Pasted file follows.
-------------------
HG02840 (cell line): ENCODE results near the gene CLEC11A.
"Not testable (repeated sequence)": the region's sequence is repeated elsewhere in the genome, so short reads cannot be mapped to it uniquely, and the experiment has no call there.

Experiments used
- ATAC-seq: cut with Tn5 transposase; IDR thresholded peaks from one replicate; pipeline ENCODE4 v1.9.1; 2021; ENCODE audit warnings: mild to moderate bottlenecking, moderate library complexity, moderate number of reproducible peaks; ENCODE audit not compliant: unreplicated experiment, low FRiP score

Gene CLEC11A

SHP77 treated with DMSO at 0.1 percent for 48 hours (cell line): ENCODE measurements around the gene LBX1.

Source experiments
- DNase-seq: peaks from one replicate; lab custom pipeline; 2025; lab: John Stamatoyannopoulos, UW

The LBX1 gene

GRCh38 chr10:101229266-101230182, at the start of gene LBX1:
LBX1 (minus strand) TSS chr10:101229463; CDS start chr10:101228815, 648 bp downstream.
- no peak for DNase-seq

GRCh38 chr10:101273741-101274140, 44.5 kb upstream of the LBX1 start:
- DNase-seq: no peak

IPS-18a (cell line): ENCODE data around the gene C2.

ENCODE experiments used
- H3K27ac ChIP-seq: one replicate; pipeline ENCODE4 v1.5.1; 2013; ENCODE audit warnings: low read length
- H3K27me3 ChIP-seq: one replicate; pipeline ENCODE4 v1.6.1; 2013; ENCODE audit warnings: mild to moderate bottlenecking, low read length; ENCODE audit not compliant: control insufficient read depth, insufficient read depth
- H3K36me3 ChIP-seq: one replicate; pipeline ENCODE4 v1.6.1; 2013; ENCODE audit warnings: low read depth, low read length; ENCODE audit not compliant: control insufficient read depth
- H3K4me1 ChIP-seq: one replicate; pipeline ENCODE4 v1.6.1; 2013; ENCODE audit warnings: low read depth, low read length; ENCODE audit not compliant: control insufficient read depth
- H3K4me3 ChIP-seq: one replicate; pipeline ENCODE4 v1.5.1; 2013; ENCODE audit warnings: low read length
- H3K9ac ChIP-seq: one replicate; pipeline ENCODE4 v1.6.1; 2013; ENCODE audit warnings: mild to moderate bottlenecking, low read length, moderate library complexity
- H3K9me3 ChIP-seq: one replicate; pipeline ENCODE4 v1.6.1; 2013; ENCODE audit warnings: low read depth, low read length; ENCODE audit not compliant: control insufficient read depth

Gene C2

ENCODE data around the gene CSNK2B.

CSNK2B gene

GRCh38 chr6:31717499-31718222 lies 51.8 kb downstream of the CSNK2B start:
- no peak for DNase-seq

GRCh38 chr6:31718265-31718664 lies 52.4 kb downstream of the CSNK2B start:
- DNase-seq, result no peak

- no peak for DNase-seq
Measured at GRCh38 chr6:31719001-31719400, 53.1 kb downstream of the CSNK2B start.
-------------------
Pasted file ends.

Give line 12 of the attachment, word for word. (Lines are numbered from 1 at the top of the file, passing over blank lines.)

- no peak for DNase-seq